Two factors have contributed to the decline: the uptick in tech businesses and the repurposing of existing commercial to residential. Attracted to the value proposition of the Calgary commercial real estate market, a young workforce and incentives offered by the Alberta’s Investment and Growth Fund, tech companies have started moving into the downtown core.

Thanks in large part to government incentives to convert office space to residential, “repurposing” is a growing Calgary commercial real estate trend. The City ‘s goal is to convert up to six million sq. ft of office space to residential condo units. Ten buildings have been earmarked for repurposing, representing more than 1,200 new homes in the core. It also eliminates one million square feet of empty office space.

Retail space (downtown and in the ’burbs) is strong. Low vacancy rates reflect demand and the RE/MAX Report notes that Calgary’s shopping malls remain vibrant, such as Canadian Tire taking over many of the Bed, Bath and Beyond locations. “Particularly the downtown leasing market is having a busy year,” says the upbeat and knowledgeable Bill Falagaris, executive vice president, Office Leasing with Barclay Street Real Estate.

“The Class A sector is very strong with headlease rates increasing in buildings like Bow Valley Square, Ampersand Building (formerly Sun Life Plaza), Stephen Avenue Place and Calgary Place. The Class B market continues quiet, compared with AA and A markets. And the Class C market are suffering.”

Up, down or stable, there is a cautionary consensus that Calgary’s commercial market can’t and won’t revert back to the golden boom years.

“Although the office market is stronger than it has been in the last several years, the downtown is unlikely to ever return as we knew it before the drop in energy prices and since the pandemic,” Jeff Robson, president and broker at JR Mercantile Commercial points out. “Retail, medical and hospitality are rebounding with new entrants to the market, especially from other provinces and the U.S., and there’s a greater confidence in Alberta’s economy.”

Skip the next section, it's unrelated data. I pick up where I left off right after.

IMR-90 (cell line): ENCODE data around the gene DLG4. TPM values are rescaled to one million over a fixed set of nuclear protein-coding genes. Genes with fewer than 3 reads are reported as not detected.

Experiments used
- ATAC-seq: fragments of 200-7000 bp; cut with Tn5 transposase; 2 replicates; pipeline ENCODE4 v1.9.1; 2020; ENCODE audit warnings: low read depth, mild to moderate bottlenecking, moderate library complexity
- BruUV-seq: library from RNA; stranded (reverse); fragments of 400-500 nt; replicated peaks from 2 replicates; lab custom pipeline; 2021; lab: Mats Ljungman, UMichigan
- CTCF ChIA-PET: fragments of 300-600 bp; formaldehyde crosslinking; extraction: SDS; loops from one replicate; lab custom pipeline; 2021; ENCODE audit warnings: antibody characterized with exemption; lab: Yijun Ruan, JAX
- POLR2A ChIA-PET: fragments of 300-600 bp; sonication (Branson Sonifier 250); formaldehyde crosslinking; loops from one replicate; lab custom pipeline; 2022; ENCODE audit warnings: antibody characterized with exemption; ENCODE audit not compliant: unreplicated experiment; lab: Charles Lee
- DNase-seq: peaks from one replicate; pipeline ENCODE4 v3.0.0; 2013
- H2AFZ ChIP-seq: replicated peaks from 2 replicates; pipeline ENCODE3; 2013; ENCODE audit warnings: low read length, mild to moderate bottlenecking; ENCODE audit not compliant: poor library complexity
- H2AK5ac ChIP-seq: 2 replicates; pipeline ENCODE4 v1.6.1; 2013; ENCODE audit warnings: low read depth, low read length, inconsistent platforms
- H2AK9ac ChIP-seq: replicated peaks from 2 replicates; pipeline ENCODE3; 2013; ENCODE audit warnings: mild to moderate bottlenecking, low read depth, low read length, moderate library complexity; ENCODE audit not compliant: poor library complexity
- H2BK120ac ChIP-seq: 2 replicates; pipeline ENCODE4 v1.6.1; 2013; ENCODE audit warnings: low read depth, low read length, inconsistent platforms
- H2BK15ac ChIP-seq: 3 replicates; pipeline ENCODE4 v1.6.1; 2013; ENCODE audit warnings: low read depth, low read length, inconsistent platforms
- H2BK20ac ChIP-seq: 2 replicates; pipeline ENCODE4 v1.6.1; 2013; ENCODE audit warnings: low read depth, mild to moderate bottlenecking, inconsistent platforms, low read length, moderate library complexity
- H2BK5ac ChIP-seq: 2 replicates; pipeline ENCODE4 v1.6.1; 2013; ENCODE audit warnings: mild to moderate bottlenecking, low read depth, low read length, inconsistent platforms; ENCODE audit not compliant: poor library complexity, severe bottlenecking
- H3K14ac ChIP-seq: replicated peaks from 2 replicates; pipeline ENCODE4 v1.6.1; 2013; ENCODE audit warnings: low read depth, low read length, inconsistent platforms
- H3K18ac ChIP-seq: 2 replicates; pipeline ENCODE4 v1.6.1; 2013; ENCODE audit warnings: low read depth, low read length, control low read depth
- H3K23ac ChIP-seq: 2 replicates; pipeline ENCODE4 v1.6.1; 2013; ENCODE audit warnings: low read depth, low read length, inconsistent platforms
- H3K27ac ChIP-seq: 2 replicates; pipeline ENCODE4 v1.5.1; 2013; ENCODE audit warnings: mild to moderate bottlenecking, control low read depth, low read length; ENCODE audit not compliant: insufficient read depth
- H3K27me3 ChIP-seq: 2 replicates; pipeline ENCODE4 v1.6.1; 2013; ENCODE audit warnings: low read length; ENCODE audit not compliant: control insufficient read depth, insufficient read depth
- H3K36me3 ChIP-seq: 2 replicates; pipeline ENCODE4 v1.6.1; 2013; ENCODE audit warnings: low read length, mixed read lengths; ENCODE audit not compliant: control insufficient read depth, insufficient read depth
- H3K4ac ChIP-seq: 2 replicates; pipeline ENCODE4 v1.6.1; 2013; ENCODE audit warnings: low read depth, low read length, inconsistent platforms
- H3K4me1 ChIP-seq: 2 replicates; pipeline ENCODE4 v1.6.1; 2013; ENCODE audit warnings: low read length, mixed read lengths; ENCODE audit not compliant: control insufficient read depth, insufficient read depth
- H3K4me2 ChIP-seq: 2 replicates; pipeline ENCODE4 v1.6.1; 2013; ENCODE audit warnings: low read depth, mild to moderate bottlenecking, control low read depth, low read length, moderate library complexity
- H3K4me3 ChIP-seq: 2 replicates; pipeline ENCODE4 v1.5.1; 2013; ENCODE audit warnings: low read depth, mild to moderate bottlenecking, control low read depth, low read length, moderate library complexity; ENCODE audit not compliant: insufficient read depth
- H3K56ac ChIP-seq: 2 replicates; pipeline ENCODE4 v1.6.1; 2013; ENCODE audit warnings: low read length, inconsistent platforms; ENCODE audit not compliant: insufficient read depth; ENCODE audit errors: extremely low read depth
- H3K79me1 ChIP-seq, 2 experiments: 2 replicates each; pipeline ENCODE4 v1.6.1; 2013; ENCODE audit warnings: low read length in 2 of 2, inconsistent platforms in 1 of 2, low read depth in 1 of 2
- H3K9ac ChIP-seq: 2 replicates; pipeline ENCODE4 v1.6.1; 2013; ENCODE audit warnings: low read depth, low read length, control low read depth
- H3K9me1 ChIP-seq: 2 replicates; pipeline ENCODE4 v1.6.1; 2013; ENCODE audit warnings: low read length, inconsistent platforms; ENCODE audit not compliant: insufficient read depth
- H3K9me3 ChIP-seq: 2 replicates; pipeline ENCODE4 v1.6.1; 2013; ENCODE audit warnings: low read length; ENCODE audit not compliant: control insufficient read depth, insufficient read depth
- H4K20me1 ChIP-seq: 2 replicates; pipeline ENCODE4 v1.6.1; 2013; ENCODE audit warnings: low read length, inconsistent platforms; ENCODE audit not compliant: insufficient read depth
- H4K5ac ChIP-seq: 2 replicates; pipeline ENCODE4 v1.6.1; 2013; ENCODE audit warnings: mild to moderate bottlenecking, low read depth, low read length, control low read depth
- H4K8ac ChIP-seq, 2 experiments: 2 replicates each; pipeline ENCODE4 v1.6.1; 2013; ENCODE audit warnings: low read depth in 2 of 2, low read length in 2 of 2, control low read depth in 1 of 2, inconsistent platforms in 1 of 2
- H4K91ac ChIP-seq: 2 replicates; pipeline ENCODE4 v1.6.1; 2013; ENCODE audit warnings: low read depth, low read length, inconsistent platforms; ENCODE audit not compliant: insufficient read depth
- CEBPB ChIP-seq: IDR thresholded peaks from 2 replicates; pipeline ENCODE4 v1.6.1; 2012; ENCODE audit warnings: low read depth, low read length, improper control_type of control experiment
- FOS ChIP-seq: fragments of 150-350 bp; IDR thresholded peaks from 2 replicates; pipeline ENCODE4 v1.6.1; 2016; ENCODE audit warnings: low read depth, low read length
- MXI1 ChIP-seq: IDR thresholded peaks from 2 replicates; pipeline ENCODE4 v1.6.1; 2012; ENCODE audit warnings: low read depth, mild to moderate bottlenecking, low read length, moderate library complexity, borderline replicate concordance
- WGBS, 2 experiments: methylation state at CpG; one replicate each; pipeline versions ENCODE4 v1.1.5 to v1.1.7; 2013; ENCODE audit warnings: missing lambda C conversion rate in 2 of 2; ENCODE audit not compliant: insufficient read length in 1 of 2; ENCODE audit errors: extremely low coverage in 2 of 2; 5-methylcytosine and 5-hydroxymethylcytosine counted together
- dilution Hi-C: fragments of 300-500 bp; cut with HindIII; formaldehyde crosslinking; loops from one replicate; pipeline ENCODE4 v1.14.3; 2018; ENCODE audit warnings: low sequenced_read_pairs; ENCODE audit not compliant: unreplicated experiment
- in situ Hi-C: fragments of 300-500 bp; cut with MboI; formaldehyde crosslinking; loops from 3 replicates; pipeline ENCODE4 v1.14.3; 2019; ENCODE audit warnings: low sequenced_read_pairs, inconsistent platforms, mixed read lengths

Calgary tenants and landlords are adjusting. “All tenants are looking for good value and landlords that are engaged in managing their real estate. Office tenants are looking for buildings that are rich with amenities to entice their workers back from the home office to the corporate office.

“Industrial tenants are, in many cases, scrambling for what little space there is. Retail tenants are looking for ways to generate more revenue from smaller footprints,” he says. “Restaurants are looking for more efficient ways to get more of their food to more of their customers by incorporating and accommodating delivery drivers with parking and separate entrances. Health and wellness tenants are looking to situate in more prominent locations with an abundance of parking.”

He explains “Calgary’s downtown has been slower to come back, but especially for retail and restaurants, location is still crucial. If you are too far west in the plus 15, many of the office buildings have yet to rebound, and some may never be reoccupied.”

Bill Falagaris mentions that “remote work for employees is still a factor. While many  people are coming back to the office, many Calgary companies still have the hybrid model of a three- or four-day work week. The needs and requirements of tenants is changing in the way tenants configure their office premises. There is a tendency for tenants to plan their office premises to accommodate ‘hotelling,’ for tenants to share work stations and desks.”

The trends and forecasts for Calgary commercial real estate project a continued increase in leasing activity for the rest of 2023 and, with increased business confidence in Calgary continuing, the future is positive for 2024.